One thing that has always impressed me about my wife is the amount of time that she spends working with our kids. She literally spends hours every day on things that range from absolutely necessary (we home school and they have to learn) to unnecessary but very admirable (playing with Syd’s dolls). I don’t think I have hidden the fact that I think my wife is absolutely amazing and any of you who know here will definitely agree with me on this point.
One of the things that I think is amazing is how much reading they do together. Sometimes, I will sit down and read a book or two with Caleb but I very quickly lose interest and move on. Elisa will read through dozens of books with him. If you are a mother who likes to read to your children, I’m sure you can relate.
I understand the value of books. I love them myself and am currently attempting to digest Great Expectations in the evenings. I also understand the value of raising my children to love books. Studies have shown that children benefit tremendously from being read to by their parents. Catherine Pearson, in an article she wrote for the Huffington Post, points out that, “Now, for the first time, researchers have hard evidence that doing so activates the parts of preschoolers’ brains that help with mental imagery and understanding narrative — both of which are key for the development of language and literacy.”
She also shared the following quote from Dr. Thomas DeWitt, director of the division of general and community pediatrics at Cincinnati Children’s Hospital.
“There have been a good number of studies that have [found] empirical evidence that reading to kids does have an impact on things such as literacy and oral language readiness.”
I don’t think any of this information would surprise anyone as this seems to be common knowledge and logical. However, it is always good to see the studies behind the statements.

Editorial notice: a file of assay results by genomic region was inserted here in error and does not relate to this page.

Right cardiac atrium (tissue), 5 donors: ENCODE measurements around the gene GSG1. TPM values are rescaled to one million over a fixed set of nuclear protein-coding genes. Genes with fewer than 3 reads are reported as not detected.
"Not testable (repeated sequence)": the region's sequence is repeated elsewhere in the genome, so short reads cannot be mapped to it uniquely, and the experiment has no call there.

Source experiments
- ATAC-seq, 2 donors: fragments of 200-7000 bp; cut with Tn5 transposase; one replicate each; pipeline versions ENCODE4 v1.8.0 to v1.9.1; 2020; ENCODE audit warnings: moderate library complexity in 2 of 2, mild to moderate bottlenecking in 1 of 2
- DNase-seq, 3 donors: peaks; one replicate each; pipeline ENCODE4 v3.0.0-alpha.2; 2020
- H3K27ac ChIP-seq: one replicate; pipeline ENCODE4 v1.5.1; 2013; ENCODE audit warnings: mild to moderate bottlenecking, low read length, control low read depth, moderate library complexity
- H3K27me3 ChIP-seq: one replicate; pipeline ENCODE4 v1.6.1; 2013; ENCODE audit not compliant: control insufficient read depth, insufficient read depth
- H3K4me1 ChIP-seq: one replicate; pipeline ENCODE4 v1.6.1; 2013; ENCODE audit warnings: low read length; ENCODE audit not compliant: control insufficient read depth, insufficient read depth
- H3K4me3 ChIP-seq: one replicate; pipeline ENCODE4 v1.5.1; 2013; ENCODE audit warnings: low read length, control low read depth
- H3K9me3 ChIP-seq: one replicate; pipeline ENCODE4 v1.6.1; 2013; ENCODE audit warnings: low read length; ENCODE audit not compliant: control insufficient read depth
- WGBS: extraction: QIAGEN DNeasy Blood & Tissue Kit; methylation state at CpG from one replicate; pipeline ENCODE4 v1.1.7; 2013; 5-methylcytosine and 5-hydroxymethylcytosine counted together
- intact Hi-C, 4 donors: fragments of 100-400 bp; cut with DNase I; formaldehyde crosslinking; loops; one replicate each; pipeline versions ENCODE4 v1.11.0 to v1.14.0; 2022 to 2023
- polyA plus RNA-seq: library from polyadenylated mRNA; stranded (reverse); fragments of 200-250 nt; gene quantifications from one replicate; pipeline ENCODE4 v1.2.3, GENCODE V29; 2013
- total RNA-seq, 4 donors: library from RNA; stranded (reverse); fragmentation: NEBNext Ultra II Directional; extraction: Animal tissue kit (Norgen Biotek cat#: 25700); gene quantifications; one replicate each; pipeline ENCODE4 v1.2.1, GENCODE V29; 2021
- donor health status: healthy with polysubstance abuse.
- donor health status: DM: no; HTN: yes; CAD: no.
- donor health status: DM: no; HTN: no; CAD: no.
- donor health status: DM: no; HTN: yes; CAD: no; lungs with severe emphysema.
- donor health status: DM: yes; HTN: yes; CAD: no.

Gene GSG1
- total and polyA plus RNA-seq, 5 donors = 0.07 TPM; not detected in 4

Yesterday, I was reading an article by Perri Klass that appeared in the New York Times that also lent credibility to the idea of reading to our kids. However, they went even further to distinguish between books and digital media. They’re suggestion is that we should still be keeping a bookshelf full of books in our homes and reading to our kids from them regularly.
In the article, Klass states that, “In a 2014 review of studies on electronic storybooks, researchers outlined some of the ways that such stories could help young children learn, and some of the ways that they could hurt. They pointed out that especially for children with language delays, certain features of electronic books that reinforce the connection between image and word (for example, animated pictures) may help children integrate information, but that distracting features and games may cause “cognitive overload,” which gets in the way of learning. And they worried, of course, that screen time might displace parent-child time.”
So, here’s the bottom line.
My son loves to play video games. Is that wrong. Not necessarily but we have to find time to engage with literature. In a different situation, my daughter loves to sit and watch youtube videos with me that are educational. That should be good right? Well, according to research, it still isn’t as good as picking up a book.
If you have a book collection at your home, get into it. Exhaust it. Once your done with those books, head on down to the library. There are so many resources down there. Take advantage of it, your kids will love you for it.